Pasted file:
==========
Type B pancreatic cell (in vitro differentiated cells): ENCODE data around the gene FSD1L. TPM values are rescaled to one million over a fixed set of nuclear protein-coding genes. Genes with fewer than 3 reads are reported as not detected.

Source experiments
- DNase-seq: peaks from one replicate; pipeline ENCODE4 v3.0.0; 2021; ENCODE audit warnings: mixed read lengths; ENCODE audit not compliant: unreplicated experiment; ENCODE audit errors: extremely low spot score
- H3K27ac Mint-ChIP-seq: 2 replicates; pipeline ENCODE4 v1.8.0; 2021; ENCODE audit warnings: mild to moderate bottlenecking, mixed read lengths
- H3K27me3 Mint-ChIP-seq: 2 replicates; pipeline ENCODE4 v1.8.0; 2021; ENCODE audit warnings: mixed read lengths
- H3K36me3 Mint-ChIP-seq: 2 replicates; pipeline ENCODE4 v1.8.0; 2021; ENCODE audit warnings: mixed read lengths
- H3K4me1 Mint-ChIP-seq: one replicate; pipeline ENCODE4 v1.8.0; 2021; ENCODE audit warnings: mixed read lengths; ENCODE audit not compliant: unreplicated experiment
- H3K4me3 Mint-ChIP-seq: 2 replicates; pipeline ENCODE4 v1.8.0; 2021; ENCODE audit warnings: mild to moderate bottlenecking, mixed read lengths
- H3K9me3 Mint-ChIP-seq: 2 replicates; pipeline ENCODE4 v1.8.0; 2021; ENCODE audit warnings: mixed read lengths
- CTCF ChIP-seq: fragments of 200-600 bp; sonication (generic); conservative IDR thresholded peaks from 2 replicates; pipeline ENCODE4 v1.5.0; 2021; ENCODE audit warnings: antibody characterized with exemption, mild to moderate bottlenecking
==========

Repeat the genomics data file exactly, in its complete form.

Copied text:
Type B pancreatic cell (in vitro differentiated cells): ENCODE data around the gene FSD1L. TPM values are rescaled to one million over a fixed set of nuclear protein-coding genes. Genes with fewer than 3 reads are reported as not detected.

Source experiments
- DNase-seq: peaks from one replicate; pipeline ENCODE4 v3.0.0; 2021; ENCODE audit warnings: mixed read lengths; ENCODE audit not compliant: unreplicated experiment; ENCODE audit errors: extremely low spot score
- H3K27ac Mint-ChIP-seq: 2 replicates; pipeline ENCODE4 v1.8.0; 2021; ENCODE audit warnings: mild to moderate bottlenecking, mixed read lengths
- H3K27me3 Mint-ChIP-seq: 2 replicates; pipeline ENCODE4 v1.8.0; 2021; ENCODE audit warnings: mixed read lengths
- H3K36me3 Mint-ChIP-seq: 2 replicates; pipeline ENCODE4 v1.8.0; 2021; ENCODE audit warnings: mixed read lengths
- H3K4me1 Mint-ChIP-seq: one replicate; pipeline ENCODE4 v1.8.0; 2021; ENCODE audit warnings: mixed read lengths; ENCODE audit not compliant: unreplicated experiment
- H3K4me3 Mint-ChIP-seq: 2 replicates; pipeline ENCODE4 v1.8.0; 2021; ENCODE audit warnings: mild to moderate bottlenecking, mixed read lengths
- H3K9me3 Mint-ChIP-seq: 2 replicates; pipeline ENCODE4 v1.8.0; 2021; ENCODE audit warnings: mixed read lengths
- CTCF ChIP-seq: fragments of 200-600 bp; sonication (generic); conservative IDR thresholded peaks from 2 replicates; pipeline ENCODE4 v1.5.0; 2021; ENCODE audit warnings: antibody characterized with exemption, mild to moderate bottlenecking